But happens have still come at critical moments. In March, France’s Ousmane Dembele, N’Golo Kante and Paul Pogba were targeted with ape sings during a friendly in Saint petersburg. Fifa this month penalty the Russian Football Union more than PS2 2,000 for the incident.

Klymenko said the audience for that competition would likely reflect that for the World Cup.” The problem is that young people come and discover the dominance of the far-right sings, and anyone who tries to challenge has a significant threat of violence ,” he said.” They’re soaking in the culture around them .”

At the Russian Cup final in Volgograd this month, officials said brutal love behaviour would not be tolerated. Andrey Bocharov, the region’s governor, expressed the view that” all measures necessary are being taken” to protect fans, including banning love known for violent or prejudiced behaviour from the stadiums.

Most attention shows focused on preventing fan violence or a terrorist attack: during the match, streets and modes of public transport were blocked off for kilometres around Volgograd’s stadium.

Hanging out at the game were actors from Germany’s under-1 8 squad.” They’ve all wanted to take envisions with us ,” German advocate Yann-Aurel Bisseck, who is black, said, adding that numerous Russians around township even recognised him. That had followed an psychological game against the Russian under-1 8 squad keep around the anniversary of the Nazi surrender in 1945.” Our coaching staff told us’ you’re not only here for football .’ We were very happy to represent Germany .”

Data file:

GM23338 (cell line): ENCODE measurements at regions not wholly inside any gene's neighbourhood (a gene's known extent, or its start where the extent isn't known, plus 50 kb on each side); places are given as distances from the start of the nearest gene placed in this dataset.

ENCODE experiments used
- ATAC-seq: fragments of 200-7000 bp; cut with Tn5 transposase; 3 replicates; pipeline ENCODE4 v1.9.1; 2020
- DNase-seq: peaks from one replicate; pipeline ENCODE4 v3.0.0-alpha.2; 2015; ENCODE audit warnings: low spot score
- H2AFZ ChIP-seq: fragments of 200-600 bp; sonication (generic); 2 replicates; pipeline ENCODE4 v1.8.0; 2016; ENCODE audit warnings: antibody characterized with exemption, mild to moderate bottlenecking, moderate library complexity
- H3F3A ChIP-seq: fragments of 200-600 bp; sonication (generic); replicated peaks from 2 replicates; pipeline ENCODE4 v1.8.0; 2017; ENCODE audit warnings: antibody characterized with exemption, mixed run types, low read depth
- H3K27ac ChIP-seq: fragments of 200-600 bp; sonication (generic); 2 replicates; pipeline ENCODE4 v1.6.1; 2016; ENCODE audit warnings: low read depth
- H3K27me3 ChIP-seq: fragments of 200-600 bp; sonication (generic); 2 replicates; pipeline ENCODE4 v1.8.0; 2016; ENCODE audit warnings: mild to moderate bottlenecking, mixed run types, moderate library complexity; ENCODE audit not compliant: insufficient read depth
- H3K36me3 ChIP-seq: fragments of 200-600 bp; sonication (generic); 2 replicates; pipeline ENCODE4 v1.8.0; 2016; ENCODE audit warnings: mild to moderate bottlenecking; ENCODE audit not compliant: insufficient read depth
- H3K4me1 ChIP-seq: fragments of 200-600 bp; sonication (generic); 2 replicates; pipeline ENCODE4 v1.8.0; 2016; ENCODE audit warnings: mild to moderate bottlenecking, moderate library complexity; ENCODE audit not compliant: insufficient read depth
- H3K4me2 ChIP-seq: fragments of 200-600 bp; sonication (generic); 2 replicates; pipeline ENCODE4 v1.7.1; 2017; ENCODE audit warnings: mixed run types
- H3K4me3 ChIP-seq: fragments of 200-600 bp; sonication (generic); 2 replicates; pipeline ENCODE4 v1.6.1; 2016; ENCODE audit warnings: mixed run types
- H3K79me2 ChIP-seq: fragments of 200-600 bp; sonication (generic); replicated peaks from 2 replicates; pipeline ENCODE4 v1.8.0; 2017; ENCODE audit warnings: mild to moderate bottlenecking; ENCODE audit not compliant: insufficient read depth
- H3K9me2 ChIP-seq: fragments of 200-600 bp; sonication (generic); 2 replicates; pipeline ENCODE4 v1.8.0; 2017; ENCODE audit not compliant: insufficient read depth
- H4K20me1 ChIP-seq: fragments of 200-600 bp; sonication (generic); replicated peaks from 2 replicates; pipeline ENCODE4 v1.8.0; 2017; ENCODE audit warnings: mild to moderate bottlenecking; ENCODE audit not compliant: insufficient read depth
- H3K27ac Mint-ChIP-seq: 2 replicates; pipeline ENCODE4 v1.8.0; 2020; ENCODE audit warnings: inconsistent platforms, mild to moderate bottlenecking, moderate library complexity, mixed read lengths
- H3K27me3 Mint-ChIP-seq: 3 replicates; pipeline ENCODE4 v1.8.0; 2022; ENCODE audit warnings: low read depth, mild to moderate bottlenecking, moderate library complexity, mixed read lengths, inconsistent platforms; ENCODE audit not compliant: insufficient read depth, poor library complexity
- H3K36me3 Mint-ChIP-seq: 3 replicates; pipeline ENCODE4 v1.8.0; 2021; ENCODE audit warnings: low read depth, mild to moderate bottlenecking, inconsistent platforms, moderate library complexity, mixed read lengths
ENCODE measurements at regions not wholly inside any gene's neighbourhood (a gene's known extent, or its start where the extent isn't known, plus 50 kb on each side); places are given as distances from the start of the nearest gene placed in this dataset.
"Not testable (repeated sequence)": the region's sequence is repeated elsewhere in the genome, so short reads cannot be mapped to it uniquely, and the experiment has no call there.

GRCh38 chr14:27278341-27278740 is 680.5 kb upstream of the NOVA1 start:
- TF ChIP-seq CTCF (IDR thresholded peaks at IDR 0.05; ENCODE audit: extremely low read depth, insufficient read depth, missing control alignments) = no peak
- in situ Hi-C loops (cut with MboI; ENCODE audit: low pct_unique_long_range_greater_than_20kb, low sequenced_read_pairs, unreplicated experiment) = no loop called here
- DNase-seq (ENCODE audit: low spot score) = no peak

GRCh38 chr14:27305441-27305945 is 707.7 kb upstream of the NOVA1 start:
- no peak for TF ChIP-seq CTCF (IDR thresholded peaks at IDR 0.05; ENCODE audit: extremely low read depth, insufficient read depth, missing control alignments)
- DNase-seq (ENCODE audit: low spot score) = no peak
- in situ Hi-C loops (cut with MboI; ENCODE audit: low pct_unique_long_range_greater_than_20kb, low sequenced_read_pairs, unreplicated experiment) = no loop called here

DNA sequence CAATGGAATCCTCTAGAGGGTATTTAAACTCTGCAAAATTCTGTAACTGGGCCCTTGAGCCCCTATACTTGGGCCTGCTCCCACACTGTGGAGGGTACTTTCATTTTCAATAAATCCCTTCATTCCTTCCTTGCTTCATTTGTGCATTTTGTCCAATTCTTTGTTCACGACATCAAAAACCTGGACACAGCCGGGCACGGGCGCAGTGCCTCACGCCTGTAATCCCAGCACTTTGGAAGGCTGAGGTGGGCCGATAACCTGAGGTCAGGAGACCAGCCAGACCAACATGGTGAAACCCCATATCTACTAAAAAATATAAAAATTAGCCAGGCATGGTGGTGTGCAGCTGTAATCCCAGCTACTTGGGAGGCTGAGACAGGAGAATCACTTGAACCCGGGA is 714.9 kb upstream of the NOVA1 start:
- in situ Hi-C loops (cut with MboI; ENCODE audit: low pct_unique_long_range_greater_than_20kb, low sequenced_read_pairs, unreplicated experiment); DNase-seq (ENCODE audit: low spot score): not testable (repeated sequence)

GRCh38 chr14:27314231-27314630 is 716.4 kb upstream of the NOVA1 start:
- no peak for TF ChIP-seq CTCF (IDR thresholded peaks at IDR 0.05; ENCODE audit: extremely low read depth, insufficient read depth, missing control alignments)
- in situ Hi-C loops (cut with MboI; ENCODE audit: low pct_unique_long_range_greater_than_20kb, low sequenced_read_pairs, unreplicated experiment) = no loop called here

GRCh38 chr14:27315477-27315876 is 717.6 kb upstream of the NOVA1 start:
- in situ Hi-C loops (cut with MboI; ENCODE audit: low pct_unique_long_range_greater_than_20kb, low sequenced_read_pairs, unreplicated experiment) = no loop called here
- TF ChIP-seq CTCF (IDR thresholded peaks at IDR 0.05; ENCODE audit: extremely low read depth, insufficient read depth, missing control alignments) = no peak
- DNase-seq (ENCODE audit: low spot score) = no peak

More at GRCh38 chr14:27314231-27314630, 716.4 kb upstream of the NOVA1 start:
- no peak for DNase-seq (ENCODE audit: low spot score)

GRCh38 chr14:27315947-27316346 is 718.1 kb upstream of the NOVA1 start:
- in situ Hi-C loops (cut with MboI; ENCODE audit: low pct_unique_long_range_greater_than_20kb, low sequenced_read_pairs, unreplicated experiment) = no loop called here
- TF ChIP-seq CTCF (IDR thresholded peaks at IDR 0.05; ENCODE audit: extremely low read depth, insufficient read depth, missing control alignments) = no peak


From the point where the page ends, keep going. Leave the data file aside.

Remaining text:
Meanwhile, fans of the squads Avangard and Tosno streamed into the stadium. A Tosno fan appointed Andrey Rylkov told the Observer that concerns over monkey chorus were overblown:” It’s just some of the guys having a bit of fun ,” he said.” I know parties where you are from tend to take everything gravely, it’s a different culture … but we don’t believe in political correctness like that here .” Andrew Roth
Andrew Roth is the Guardian/ Observer Russia correspondent

2. Stadiums
‘ The splendid overhead of this event has gone to some place other than good architecture’

Clockwise from top left: Central Stadium in Ekaterinburg; Samara Arena; Spartak Stadium in Moscow; Mordovia Arena in Saransk. Photograph: Getty Image